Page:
In contrast to many of my previous posts, which deal with the operations of the Greek public sector, this one will address one of the more egregious aspects of the Greek private sector: the extremely poor state of private sector labour law and respect for basic employment conditions.
We should not forget that while a huge public debt has been incurred since 1981, the private sector accounts for between EUR 20 - 25 bln in unreported and unrecovered taxes each year in recent years. The following two examples illustrate exactly how bad the situation can be.
A long-standing friend works as a store director for an international retailer which recently announced plans to withdraw from
. This retailer was hit by the downturn, but one of the main reasons they are leaving Greece is because in the first half of this year, Greek banks have been providing working capital at an annual interest rate of 14%. I should point out that this is an EU-headquartered retailer with a 2009 global turnover of EUR 3.5 bln and a network of over 210 stores worldwide. This is not a neighbourhood psilihatzithiko. Greece
Nonetheless, Greek banks apparently consider this retailer such a risk that working capital costs 14%, at a time when the banks have already benefited from over EUR 40 bln of ECB repo window liquidity at less than 1%.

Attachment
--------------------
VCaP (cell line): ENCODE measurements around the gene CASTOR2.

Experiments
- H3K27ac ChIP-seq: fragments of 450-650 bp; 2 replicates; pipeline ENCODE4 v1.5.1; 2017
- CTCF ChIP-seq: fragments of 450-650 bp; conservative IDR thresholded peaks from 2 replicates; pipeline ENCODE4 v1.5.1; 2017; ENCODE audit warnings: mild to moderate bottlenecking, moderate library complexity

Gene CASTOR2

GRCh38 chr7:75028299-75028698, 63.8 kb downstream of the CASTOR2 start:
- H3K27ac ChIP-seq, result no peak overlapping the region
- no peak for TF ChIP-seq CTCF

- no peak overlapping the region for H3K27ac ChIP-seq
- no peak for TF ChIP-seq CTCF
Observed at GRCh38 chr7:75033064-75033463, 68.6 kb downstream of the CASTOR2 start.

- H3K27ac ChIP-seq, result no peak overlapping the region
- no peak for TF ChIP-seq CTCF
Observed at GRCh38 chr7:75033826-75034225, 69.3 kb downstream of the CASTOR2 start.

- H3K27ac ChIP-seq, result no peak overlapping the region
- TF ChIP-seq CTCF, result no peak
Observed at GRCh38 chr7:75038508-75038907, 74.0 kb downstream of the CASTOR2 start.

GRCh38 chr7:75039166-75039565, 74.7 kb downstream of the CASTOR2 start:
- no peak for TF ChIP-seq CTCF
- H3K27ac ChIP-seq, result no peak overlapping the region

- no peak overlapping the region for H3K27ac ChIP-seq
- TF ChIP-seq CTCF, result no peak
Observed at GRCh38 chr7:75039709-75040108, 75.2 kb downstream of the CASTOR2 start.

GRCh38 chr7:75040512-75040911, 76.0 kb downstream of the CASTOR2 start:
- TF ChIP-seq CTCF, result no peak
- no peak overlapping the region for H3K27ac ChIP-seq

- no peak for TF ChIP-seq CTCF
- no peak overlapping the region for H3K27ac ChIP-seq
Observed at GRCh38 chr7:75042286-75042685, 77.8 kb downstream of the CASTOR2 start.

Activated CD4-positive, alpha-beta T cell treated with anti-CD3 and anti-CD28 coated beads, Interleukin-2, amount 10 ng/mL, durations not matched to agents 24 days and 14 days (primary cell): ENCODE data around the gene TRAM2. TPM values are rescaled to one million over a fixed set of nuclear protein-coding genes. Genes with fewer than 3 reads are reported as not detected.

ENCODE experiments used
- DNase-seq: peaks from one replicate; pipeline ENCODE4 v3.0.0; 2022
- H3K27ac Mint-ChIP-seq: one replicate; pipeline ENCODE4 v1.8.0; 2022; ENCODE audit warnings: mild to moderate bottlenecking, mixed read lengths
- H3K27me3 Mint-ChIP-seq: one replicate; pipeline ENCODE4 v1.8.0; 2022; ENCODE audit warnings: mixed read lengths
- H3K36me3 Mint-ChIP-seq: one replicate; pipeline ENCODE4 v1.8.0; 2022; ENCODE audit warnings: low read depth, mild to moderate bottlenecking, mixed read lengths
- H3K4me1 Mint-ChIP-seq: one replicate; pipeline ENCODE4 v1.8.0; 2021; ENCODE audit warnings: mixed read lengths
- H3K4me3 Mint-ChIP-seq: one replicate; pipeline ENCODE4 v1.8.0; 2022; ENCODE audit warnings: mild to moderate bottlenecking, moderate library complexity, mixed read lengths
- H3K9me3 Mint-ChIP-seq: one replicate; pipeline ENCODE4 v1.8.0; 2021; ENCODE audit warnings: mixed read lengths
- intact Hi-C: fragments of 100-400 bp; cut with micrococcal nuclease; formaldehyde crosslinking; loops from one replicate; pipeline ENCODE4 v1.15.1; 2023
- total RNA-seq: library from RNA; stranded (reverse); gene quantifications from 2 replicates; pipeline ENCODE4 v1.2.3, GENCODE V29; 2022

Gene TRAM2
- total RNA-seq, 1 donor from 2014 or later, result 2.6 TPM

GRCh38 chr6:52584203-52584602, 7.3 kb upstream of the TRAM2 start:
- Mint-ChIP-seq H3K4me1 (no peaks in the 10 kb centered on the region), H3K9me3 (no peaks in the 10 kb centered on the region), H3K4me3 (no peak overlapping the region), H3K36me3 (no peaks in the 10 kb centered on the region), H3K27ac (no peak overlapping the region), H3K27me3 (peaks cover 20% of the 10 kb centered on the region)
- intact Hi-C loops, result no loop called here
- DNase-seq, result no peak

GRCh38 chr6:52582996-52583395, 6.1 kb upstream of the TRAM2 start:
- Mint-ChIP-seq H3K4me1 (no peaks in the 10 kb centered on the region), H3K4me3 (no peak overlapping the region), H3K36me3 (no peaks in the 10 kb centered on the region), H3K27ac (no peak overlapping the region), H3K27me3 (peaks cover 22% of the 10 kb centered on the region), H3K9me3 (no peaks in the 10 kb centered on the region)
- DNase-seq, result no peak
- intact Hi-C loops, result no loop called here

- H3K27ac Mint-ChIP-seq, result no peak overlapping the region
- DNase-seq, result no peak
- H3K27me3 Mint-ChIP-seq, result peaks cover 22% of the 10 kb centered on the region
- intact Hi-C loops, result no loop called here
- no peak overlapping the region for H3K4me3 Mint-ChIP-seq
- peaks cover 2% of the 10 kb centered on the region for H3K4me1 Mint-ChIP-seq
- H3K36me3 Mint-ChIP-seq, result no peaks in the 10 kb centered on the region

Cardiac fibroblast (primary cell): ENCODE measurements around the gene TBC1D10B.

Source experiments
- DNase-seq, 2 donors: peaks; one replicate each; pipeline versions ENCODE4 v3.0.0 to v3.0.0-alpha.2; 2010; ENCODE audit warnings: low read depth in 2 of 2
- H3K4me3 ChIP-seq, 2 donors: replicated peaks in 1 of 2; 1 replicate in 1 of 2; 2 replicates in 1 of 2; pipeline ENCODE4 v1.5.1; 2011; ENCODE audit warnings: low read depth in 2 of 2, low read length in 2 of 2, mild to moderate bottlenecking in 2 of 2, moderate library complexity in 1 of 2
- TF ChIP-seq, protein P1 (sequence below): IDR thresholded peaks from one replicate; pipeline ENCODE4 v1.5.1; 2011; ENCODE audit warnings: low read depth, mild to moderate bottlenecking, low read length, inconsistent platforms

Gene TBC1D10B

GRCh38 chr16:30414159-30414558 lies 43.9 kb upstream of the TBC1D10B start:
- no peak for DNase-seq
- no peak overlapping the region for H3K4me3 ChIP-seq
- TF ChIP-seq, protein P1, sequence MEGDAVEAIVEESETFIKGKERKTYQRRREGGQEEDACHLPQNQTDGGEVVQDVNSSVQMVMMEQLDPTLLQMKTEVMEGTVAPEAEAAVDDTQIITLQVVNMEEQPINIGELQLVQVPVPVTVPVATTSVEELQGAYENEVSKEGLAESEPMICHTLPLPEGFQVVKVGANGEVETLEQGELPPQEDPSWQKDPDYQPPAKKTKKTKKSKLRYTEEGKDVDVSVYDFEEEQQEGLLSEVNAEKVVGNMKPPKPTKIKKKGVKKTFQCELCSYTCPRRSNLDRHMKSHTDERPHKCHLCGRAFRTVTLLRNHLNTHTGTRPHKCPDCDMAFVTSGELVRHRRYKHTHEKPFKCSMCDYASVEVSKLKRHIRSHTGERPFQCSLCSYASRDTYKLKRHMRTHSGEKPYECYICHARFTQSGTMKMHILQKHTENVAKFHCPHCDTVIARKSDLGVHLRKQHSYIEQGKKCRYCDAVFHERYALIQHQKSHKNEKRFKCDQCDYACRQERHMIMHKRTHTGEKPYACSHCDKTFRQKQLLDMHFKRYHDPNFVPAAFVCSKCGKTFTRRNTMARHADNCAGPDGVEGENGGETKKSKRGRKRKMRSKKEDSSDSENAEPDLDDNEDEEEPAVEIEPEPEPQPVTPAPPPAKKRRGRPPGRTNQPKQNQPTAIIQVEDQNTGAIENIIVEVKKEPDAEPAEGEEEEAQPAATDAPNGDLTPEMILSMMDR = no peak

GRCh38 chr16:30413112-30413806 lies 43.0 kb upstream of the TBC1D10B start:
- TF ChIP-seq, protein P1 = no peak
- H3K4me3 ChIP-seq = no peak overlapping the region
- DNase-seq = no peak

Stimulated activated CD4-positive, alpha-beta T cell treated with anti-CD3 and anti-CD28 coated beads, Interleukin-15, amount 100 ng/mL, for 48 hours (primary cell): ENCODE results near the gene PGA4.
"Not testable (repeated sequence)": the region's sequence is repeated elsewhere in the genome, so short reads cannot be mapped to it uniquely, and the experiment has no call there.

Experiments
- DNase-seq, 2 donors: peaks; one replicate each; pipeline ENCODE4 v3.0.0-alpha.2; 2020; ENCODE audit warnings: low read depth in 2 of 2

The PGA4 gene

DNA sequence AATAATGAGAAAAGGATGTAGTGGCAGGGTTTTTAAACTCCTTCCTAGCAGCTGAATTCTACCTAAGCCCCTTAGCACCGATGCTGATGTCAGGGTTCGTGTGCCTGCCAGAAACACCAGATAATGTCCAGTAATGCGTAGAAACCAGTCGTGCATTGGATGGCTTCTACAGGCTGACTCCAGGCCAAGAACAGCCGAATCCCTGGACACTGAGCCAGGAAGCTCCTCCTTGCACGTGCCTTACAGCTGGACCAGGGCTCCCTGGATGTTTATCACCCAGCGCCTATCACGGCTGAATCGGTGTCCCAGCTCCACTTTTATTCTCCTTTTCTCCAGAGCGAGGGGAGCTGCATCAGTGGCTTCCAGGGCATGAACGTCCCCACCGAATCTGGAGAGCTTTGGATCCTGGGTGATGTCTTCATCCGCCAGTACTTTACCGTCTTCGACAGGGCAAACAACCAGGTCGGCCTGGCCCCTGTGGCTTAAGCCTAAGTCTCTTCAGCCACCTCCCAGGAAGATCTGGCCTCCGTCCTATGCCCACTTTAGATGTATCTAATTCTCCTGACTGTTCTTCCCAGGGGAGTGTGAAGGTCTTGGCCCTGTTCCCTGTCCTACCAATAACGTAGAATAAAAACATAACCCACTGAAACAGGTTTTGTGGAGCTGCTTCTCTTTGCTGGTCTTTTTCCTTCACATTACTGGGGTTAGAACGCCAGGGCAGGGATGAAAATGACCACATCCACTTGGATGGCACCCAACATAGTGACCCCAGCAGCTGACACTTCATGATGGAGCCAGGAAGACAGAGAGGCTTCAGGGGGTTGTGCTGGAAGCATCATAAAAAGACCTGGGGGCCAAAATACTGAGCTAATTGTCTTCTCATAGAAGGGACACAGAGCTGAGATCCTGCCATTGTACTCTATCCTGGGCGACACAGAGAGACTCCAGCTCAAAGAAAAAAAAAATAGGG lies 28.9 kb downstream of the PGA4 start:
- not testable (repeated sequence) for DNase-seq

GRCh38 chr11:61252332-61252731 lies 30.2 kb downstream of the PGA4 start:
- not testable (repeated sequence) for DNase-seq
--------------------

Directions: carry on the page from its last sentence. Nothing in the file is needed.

Greek banks have also benefited from a EUR 10 bln troika package for recapitalisation, and the Karamanlis’ government’s support package of EUR 28 bln (not all of which was absorbed). Another EUR 25 bln is on the way. If anyone wants to understand why the economy of Greece is doing particularly badly at this time, look no further than the bankrupt state of the Greek banking sector.
But this is not the main point of this post. The store network of the international retailer I mentioned was bought by a Greek retailer, who coincidentally is under investigation for an allegedly rigged deal involving a previous transaction with the Greek government.
This Greek retailer made the following offer to the managers, including my friend:
· Sign a contract to work 6 days per week, full time (minimum 12 hours per day)
· Be available for special promotions through the year, including Sundays, Christmas and Easter
· Lose related benefits, such as the corporate car.
My friend refused, and was thus fired.
This resignation is definitely the right decision to make. It’s clear that the Greek retailer has no intention of complying with even the basic requirement of Greek and European labour law. To sign a contract for an unlimited work week and work year, without benefits, and with a salary that is low to begin with is the height of stupidity.
It’s a system in which instead of investing in competent managers who might be able to find a way out of the present crisis, the owners focus on cost reduction—regardless of the human or legal cost.
It’s the very attitude which has gotten
into the present mess it finds itself. I expect it will not be long before we see this Greek retailer going cap in hand to the government, demanding subsidies to remain afloat. Greece